News Item Click to email this article   Click to share on twitter   Click to share on facebook
eNatis: Long queues, short tempers
The new eNatis electronic system that was supposed to improve service delivery has instead left many motorists and would-be drivers hot under the collar.
Thousands of irate city residents waited for hours in vain at various testing centres throughout Tshwane on Tuesday - when the new eNatis electronic system was officially launched - only to be told that the system was offline.

They were all turned away.

The advent of the new electronic licensing, testing and registration system that was supposed to improve service delivery has instead left many motorists and would-be drivers hot under the collar.

The system was intermittently working. When it was, it was slow.

At some stations people wrote their learner's licence test but were unable to be issued with the documents proving they had passed. At others only emergency documents, like the renewal of expired licences, were processed.

Tshwane metro police spokesperson Superintendent Alta Fourie said the "frequent and unexpected failure" of the system was beyond their control. They were unable to say how long the problems would last. "The system is national and there are people working on it," she said.

Fourie said the licensing renewal drive-through facility at Munitoria in Prinsloo Street would be closed until at least Friday.

She said this was because the faulty system resulted in vehicle queues along Prinsloo Street, which could pose a danger and affect traffic flow at the intersection of Prinsloo and Proes streets.

Democratic Alliance MP and transport spokesperson Stuart Farrow appealed to the department of transport not to let the new system affect service delivery.

"The public must be properly informed about how the new system functions in order to avert frustration.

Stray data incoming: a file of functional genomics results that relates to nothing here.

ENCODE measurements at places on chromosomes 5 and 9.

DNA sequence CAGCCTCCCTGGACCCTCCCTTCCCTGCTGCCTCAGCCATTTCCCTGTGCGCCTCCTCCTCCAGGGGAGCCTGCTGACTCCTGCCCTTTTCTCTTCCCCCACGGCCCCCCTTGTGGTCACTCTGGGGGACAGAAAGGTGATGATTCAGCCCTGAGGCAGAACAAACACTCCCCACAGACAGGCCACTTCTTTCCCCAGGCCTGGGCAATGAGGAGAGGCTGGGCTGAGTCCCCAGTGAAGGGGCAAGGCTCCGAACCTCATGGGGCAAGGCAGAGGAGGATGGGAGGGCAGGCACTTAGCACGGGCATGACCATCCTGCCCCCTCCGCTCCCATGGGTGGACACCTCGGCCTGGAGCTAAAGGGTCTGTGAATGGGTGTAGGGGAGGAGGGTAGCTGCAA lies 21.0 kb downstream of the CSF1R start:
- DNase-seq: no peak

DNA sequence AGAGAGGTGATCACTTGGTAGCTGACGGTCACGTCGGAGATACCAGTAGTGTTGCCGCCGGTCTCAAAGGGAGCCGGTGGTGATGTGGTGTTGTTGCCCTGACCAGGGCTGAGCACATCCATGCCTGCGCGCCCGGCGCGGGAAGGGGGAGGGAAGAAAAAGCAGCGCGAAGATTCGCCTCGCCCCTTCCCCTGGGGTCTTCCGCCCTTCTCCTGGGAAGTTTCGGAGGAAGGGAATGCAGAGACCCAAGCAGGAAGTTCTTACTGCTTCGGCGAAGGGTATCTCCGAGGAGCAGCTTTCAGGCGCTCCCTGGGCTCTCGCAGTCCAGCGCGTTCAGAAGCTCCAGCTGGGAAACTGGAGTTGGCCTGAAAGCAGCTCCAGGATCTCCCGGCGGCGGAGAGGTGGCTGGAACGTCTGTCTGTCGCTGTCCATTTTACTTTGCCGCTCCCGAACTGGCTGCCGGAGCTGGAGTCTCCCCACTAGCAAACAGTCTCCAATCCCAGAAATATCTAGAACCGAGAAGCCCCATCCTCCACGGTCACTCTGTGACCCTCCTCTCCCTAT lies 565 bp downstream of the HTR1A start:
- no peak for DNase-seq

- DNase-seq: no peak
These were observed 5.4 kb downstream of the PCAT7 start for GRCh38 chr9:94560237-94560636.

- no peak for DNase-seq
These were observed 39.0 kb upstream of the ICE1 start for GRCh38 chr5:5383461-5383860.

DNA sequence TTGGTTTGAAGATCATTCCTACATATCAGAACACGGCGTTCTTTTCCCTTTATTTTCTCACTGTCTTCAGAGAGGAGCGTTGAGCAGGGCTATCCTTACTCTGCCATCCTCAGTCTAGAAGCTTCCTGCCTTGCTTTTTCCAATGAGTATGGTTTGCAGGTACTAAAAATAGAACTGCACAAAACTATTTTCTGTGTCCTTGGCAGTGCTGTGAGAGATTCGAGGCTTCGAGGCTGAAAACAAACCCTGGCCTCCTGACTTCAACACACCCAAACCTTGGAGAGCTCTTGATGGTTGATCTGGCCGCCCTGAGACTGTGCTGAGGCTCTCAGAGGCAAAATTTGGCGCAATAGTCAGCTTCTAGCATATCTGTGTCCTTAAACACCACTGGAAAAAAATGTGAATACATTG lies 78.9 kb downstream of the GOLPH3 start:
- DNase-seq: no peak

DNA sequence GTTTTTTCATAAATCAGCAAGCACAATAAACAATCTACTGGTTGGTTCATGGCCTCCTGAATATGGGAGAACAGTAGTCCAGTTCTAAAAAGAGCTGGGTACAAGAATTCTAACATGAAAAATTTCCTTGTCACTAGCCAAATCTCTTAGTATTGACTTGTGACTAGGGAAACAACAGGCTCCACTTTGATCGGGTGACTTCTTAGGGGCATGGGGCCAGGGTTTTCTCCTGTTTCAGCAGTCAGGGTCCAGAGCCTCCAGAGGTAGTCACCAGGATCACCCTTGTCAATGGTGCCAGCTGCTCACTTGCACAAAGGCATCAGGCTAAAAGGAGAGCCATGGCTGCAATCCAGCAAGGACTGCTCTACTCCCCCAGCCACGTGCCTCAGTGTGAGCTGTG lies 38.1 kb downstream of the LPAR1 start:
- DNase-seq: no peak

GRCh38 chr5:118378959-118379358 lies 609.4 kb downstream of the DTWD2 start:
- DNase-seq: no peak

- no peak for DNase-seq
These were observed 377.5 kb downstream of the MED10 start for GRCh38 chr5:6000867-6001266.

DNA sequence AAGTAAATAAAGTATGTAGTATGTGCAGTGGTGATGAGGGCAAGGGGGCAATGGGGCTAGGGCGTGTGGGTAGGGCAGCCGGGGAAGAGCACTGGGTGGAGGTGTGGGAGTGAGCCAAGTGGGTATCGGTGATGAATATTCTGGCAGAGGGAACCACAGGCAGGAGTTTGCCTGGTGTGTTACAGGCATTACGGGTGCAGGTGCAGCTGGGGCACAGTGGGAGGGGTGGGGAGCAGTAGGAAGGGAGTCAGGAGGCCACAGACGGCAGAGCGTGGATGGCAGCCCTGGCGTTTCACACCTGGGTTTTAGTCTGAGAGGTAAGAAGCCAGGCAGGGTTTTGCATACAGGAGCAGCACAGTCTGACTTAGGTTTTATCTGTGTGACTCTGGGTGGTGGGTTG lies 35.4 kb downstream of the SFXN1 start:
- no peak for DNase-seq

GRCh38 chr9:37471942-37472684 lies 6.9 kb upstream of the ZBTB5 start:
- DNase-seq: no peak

"The successful and smooth implementation of eNatis hinges on proper communication between the relevant stakeholders.

"In case of hiccups, the public has a right to know what the problems are," he said, adding that taxpayers' money had been spent on the system and that they trusted it would operate properly.

Tempers flared at the Mabopane Testing Station when 1000 people burst through the security gates keeping them from the licensing offices.

They were told that the system was down, but would have nothing of it and quickly formed a new queue outside the offices.

Mamsy Rankune said she had been waiting at the testing station since 6am. "I waited in the line for three hours to book my learner's licence test, but they told me that they have technical problems."

She said some people had spent the night at the gates to ensure they got a good position in the line, but were turned away.

"The people are angry, they don't know what to do," said Rankune as she left the testing station.

Cecilia Makhethe said she, too, wanted to book her learner's licence test. "(Transport Minister) Jeff Radebe must do something to solve this crisis. This place is disorganised and mismanaged," she said.

Makhethe said the officials did not explain properly to the crowd what the problem was, which made them more anxious.

About 50 people waited in various queues at the Akasia Testing Station. The few available chairs were used by the elderly as they waited in the line that seemed to move slowly.

Errol Holloway said he had only been in the line for 45 minutes, but it was barely moving. "Apparently there is a problem with the server.

"An official said it could be offline for an hour, a day or a week. We'll just have to wait," he said, holding his driver's licence renewal documents.

A notice up at the Centurion Testing Station stated that the system was offline and the facility was closed for the day.

An official told a group waiting behind a spiked fence that only renewals of expired licences were being dealt with. "The system is very slow. These people get fined if they are not helped," she said.

Yvonne Jansen van Rensburg said she was annoyed.

"I waited in a queue for three hours to find out whether my son could write his learner's licence or not," she said.

Jansen van Rensburg said her son was able to write the test, but officials told her that he would not be issued with the licence, or a temporary one, until the system was fully operational.

It was much the same at the Waltloo Testing Station, where Godfrey Marobane was turned away for the second day in a row. "I have come to change ownership of a car but the system is down.

"They said I should come back on Thursday, but it will be the same. I am angry with this government," he said.

    • This article was originally published on page 2 of Pretoria News on April 18, 2007
Terms & Conditions  �  Privacy Policy  �  Security Policy  �  Site Map

© South African Learners Licence Online 2004-2019 All Rights Reserved.